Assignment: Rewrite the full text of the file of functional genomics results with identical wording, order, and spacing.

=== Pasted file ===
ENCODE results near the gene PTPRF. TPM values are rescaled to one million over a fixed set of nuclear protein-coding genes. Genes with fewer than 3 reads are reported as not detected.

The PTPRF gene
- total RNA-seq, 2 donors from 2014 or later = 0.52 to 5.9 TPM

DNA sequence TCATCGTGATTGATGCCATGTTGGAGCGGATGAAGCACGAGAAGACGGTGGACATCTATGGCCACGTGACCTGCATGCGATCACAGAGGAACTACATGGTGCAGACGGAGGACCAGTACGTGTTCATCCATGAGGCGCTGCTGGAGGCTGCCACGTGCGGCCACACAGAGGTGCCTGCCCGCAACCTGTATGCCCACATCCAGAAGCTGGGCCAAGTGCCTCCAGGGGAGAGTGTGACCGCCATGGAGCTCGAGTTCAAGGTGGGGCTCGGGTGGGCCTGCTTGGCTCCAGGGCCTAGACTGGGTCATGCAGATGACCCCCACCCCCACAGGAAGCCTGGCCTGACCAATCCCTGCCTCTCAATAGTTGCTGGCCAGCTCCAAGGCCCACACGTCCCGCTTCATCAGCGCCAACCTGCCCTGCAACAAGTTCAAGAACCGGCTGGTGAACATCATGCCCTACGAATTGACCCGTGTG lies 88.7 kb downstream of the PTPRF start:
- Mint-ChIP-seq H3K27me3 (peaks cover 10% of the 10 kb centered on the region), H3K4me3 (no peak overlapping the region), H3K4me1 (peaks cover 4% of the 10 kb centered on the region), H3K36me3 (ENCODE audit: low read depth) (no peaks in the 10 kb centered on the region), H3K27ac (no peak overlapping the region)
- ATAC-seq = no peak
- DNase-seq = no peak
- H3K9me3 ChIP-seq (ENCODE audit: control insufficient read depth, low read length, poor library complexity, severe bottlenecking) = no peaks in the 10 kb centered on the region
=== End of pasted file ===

ENCODE results near the gene PTPRF. TPM values are rescaled to one million over a fixed set of nuclear protein-coding genes. Genes with fewer than 3 reads are reported as not detected.

The PTPRF gene
- total RNA-seq, 2 donors from 2014 or later = 0.52 to 5.9 TPM

DNA sequence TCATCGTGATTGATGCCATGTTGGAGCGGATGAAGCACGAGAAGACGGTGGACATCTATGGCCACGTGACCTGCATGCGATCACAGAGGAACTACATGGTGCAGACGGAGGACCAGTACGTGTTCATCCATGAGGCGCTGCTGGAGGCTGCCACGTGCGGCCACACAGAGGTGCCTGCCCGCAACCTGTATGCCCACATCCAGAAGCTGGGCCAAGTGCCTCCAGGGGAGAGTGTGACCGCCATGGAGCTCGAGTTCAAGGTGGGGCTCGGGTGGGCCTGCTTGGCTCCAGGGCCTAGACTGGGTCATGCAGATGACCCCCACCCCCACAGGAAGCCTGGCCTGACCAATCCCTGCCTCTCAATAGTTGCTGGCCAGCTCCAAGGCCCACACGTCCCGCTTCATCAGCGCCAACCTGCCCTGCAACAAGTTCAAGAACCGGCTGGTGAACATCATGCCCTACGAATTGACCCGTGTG lies 88.7 kb downstream of the PTPRF start:
- Mint-ChIP-seq H3K27me3 (peaks cover 10% of the 10 kb centered on the region), H3K4me3 (no peak overlapping the region), H3K4me1 (peaks cover 4% of the 10 kb centered on the region), H3K36me3 (ENCODE audit: low read depth) (no peaks in the 10 kb centered on the region), H3K27ac (no peak overlapping the region)
- ATAC-seq = no peak
- DNase-seq = no peak
- H3K9me3 ChIP-seq (ENCODE audit: control insufficient read depth, low read length, poor library complexity, severe bottlenecking) = no peaks in the 10 kb centered on the region